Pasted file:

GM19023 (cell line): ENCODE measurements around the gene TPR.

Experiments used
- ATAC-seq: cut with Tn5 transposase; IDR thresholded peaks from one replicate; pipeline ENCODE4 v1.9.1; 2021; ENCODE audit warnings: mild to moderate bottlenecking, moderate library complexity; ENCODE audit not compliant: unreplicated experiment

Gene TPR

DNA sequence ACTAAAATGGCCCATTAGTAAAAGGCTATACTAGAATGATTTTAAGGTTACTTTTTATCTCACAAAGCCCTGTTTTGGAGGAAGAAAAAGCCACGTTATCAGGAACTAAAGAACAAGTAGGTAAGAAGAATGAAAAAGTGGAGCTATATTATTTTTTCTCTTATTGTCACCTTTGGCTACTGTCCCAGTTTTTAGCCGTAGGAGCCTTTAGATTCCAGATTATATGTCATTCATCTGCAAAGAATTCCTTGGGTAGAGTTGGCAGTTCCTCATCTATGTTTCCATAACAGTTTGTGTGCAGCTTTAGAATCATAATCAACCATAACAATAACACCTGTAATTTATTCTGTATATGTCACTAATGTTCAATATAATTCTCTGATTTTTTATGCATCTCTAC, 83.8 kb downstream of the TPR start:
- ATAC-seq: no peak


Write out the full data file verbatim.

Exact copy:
GM19023 (cell line): ENCODE measurements around the gene TPR.

Experiments used
- ATAC-seq: cut with Tn5 transposase; IDR thresholded peaks from one replicate; pipeline ENCODE4 v1.9.1; 2021; ENCODE audit warnings: mild to moderate bottlenecking, moderate library complexity; ENCODE audit not compliant: unreplicated experiment

Gene TPR

DNA sequence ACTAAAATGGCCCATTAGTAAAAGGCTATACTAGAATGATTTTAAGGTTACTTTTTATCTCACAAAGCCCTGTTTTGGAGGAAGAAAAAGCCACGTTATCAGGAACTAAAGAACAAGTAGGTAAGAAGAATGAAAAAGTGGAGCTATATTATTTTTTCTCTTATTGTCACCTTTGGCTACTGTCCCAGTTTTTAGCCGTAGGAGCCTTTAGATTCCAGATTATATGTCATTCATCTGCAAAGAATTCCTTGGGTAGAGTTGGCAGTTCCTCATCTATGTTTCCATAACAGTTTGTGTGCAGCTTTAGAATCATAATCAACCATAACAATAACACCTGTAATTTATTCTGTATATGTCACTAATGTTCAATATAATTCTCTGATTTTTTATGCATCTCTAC, 83.8 kb downstream of the TPR start:
- ATAC-seq: no peak